With major renovations and resort openings — including the much-anticipated Baha Mar — it's time to give Nassau and Paradise Island a second look.
You probably heard about the opening of Baha Mar a few years ago. And then, you probably didn't. The sprawling resort, a mini city comprising three hotels, pools, and a casino on a prime stretch of Nassau beachfront, was nearing the finish line in the spring of 2015. But then the local developer went bankrupt, leaving many to wonder if Baha Mar would ever open.
Turns out, it wasn't a matter of if, but when. Last spring, under new ownership, the $4.2 billion complex unveiled part one of Baha Mar, the 1,800-room Grand Hyatt Baha Mar (doubles from $250). Phase two, the 299-room SLS Baha Mar (doubles from $308), opened in November. In a year when the Caribbean needed a comeback story, the timing couldn't have been better.
My first impression upon finally seeing Baha Mar: it's a bold development meant to turn heads, yet it will also appeal to a new generation of travelers who appreciate design that nods to the destination. The wow factor begins at the entrance to the complex, with its towering 40-foot water wall and fountains powered by 365 jets. Eleven swimming pools give everyone room to find their own corner. Even more impressive are the 2,500 pieces of Bahamian art curated by native son John Cox. My favorite: Cox's own painting The Fifth Season, a series of colorful circles on a wood background, behind the Grand Hyatt check-in desk. The 1,800 rooms are all spacious; some have a crisp blue-and-white palette that plays off the environment.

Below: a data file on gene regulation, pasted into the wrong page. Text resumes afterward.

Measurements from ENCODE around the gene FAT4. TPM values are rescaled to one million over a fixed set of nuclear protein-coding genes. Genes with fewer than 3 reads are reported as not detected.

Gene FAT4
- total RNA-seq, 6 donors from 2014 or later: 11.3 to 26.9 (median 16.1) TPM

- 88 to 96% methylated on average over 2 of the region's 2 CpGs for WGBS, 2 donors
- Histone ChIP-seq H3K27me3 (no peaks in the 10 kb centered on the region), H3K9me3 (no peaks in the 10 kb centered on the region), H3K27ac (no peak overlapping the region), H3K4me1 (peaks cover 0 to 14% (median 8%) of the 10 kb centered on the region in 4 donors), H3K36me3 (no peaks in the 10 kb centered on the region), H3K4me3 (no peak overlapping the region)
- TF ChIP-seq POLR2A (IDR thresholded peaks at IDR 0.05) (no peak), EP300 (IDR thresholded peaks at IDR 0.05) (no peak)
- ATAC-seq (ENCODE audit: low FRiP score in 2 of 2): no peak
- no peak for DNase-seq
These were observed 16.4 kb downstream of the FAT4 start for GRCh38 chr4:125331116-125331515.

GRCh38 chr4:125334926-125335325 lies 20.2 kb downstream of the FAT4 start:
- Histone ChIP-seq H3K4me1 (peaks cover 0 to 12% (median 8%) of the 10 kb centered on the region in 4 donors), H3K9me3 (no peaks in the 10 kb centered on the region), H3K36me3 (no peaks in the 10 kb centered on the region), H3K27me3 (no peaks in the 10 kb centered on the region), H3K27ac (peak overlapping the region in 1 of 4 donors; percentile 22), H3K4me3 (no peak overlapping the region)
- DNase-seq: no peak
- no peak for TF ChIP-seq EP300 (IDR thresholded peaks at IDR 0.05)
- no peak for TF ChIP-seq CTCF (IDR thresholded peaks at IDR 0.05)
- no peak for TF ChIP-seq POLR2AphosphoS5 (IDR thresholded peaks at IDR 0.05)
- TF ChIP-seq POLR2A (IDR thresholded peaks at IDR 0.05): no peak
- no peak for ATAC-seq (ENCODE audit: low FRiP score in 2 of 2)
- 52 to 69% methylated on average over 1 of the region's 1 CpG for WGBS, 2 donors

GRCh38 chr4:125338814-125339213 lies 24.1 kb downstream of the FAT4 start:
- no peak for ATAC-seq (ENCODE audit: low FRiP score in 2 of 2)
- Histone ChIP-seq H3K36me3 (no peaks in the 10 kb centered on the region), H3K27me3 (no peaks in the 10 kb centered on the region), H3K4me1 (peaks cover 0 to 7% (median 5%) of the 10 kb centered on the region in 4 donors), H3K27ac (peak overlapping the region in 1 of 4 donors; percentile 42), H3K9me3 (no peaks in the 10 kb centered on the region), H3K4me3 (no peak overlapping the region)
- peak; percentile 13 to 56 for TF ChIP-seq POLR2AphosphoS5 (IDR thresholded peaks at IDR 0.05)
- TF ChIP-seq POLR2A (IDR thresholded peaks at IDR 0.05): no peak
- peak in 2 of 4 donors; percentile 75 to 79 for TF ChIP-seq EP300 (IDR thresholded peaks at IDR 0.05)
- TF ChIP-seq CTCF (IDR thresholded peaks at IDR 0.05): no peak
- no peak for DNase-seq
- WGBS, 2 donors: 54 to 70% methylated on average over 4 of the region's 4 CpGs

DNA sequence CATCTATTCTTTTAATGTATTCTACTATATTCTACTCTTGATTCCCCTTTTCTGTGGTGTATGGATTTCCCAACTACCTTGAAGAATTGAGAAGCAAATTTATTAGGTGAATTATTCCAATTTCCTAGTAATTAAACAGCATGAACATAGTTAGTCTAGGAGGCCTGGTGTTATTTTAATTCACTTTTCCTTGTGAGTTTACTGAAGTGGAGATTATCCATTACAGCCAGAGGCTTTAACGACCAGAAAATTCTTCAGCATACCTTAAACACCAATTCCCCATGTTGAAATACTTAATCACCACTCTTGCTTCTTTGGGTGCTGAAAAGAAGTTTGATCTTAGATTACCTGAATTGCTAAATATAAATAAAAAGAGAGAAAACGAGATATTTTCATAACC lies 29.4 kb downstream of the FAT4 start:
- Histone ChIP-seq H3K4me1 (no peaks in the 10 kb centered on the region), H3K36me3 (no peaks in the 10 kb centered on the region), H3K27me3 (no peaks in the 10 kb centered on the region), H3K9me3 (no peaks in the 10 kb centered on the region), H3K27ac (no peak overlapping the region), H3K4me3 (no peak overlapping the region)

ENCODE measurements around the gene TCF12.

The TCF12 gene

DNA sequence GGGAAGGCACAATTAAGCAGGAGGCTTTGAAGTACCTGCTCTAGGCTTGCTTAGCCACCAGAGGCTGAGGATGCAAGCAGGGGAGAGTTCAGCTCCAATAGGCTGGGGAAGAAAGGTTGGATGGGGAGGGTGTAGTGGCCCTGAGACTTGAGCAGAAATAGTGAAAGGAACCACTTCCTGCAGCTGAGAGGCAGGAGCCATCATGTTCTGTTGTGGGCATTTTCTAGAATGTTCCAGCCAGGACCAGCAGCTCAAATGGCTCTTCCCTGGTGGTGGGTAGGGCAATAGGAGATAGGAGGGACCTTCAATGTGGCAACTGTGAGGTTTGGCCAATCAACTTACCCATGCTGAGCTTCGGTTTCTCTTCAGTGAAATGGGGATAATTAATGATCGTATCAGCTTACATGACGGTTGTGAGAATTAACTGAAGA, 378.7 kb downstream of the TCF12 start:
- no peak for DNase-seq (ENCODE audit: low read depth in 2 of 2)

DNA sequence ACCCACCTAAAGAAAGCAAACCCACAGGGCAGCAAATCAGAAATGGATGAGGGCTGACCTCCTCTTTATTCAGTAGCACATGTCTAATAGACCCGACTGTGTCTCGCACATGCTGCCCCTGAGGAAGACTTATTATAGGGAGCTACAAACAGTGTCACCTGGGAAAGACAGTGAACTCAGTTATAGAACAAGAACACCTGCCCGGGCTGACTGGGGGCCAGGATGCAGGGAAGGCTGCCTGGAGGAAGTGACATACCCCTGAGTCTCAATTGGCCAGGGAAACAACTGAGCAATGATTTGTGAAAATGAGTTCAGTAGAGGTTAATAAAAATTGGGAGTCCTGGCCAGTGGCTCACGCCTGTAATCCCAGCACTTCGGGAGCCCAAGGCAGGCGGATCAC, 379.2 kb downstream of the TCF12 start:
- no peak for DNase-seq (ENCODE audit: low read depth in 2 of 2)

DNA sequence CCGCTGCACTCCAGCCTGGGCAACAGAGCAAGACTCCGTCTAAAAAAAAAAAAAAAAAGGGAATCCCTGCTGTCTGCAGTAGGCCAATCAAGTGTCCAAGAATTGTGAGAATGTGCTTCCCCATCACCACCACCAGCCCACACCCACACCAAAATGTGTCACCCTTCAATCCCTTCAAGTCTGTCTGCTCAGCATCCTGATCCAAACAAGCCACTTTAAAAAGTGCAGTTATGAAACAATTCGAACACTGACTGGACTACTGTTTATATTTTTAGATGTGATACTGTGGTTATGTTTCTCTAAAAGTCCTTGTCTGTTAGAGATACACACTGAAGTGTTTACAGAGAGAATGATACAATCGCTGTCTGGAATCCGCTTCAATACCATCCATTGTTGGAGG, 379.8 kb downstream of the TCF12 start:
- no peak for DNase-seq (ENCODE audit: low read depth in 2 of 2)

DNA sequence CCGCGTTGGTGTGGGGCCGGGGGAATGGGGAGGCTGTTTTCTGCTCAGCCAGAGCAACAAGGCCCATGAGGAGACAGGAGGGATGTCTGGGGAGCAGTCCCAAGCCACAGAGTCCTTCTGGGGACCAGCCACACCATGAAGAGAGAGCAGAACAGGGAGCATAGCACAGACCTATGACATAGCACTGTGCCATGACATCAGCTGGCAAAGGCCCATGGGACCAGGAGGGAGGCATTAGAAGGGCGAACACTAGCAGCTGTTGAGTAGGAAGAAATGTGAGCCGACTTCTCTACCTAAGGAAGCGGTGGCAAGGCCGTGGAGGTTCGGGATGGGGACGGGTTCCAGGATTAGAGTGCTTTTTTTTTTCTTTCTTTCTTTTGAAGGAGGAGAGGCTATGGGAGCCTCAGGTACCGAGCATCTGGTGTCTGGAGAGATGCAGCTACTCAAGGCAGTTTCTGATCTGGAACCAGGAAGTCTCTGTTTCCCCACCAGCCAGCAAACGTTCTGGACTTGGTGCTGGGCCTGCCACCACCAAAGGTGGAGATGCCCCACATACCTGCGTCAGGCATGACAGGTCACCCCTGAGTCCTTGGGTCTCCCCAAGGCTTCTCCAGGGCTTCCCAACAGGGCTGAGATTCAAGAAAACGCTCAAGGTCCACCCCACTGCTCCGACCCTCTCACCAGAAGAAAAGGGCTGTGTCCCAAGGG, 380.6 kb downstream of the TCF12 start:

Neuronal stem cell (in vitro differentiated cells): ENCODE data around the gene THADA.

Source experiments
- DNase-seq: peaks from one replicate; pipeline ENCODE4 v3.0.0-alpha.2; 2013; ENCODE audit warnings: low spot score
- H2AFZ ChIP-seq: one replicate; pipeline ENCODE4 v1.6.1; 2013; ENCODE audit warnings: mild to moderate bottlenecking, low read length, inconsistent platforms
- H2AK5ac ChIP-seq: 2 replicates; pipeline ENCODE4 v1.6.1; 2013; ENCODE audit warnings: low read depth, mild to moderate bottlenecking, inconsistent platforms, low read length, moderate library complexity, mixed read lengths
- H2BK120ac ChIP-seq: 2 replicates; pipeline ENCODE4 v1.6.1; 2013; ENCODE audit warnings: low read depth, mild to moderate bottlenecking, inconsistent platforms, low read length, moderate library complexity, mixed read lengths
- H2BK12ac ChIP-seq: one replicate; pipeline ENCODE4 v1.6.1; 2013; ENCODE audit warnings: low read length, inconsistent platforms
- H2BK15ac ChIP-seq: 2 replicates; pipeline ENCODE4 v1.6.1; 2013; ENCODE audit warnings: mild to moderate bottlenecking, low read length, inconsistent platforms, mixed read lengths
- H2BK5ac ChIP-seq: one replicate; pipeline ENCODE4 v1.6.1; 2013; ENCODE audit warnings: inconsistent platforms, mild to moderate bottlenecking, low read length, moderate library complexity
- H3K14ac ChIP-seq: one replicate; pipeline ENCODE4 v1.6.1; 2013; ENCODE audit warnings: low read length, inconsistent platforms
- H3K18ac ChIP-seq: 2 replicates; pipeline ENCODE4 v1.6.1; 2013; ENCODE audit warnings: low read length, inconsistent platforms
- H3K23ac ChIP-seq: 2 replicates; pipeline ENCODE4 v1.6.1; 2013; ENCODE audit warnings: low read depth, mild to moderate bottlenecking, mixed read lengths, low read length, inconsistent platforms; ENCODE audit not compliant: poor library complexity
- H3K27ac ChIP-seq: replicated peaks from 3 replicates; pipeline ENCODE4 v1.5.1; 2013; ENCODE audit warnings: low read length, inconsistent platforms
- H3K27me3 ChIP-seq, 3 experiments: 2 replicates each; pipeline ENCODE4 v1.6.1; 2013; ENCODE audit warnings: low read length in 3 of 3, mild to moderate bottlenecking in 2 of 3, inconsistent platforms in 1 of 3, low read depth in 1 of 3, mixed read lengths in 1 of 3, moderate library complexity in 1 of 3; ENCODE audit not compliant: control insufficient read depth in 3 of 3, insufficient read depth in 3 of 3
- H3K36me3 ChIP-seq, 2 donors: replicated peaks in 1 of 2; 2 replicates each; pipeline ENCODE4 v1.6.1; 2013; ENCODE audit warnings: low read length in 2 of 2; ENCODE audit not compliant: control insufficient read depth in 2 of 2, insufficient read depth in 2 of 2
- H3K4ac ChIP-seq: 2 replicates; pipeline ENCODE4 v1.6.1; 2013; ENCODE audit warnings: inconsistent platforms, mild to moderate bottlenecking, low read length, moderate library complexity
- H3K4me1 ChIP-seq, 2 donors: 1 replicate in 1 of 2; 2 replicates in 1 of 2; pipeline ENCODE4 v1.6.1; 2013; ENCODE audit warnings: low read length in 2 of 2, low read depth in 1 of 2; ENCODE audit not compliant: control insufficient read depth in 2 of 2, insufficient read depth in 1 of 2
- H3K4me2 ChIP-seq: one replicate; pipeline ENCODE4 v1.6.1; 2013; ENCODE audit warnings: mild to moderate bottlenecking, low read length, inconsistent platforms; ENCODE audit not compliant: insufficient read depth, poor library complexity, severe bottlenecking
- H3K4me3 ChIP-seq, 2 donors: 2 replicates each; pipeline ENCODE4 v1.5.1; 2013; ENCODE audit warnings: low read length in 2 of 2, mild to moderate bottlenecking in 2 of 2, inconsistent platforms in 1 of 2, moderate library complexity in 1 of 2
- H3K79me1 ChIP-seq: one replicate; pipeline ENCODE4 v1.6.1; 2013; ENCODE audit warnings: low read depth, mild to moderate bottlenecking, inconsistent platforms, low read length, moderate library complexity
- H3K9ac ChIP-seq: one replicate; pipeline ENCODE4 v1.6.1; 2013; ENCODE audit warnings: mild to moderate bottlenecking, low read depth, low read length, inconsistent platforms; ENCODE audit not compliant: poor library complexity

The 100,000-square-foot casino (surprisingly easy to navigate, and not overwhelming) serves as a hub, with restaurants and lounges branching off. Thirty restaurants, bars, and lounges in all span the project, and some of the best are the most casual. El Jefe is a seaside food truck — actually a hot-pink Airstream trailer — for tacos, while the Conch Stand delivers a classic Bahamian dish, freshly caught and seasoned to perfection. You could spend a week here and still be discovering new things to do, from the 18-hole golf course to the 24-treatment-room Espa, one of the best destinations for wellness in the Caribbean, in my opinion. While the Grand Hyatt and the Rosewood — the third Baha Mar resort, scheduled to open this spring — cater to families, the SLS is all about couples. With its minimalist lobby and rooftop cocktail lounge, the property has a youthful energy, something Nassau sorely needed.
That energy extends to neighboring Paradise Island, too, where the resorts have renovated to keep up with the times (and Baha Mar). At the Ocean Club, a Four Seasons Resort (doubles from $1,260), I saw locals and guests having family nights and celebrating anniversaries at Jean-Georges' Dune restaurant, now sleek and modern but still serving classics like crispy salmon sushi and black-truffle pizza.
Over at the Cove (doubles from $509), the exclusive wing of Atlantis, Paradise Island, designer Lulu de Kwiatkowski reimagined the adults-centric Cove Pool, decorating the cabanas with original paintings. Sip Sip, Harbour Island's top restaurant, now has a location there, too. But the bigger change is at the Coral (doubles from $289), where you can now make use of a kids' concierge, stay in redesigned rooms, and taste Bahamian-inspired ice cream in the new lobby café, Sun & Ice. There, chef Wayne Moncur serves flavors like "yea bey," a fusion of caramelized sugar banana and soursop. It's a crowd-pleaser with a sense of place — a formula that the destination seems to have finally figured out.
Content in this article was produced with assistance from Atlantis; Baha Mar; The Ocean Club, a Four Seasons Resort; Paradise Island; and Park Hyatt St. Kitts.